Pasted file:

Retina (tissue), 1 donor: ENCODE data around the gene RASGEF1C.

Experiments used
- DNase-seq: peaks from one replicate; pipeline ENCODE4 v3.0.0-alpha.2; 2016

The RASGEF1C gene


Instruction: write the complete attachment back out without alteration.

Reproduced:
Retina (tissue), 1 donor: ENCODE data around the gene RASGEF1C.

Experiments used
- DNase-seq: peaks from one replicate; pipeline ENCODE4 v3.0.0-alpha.2; 2016

The RASGEF1C gene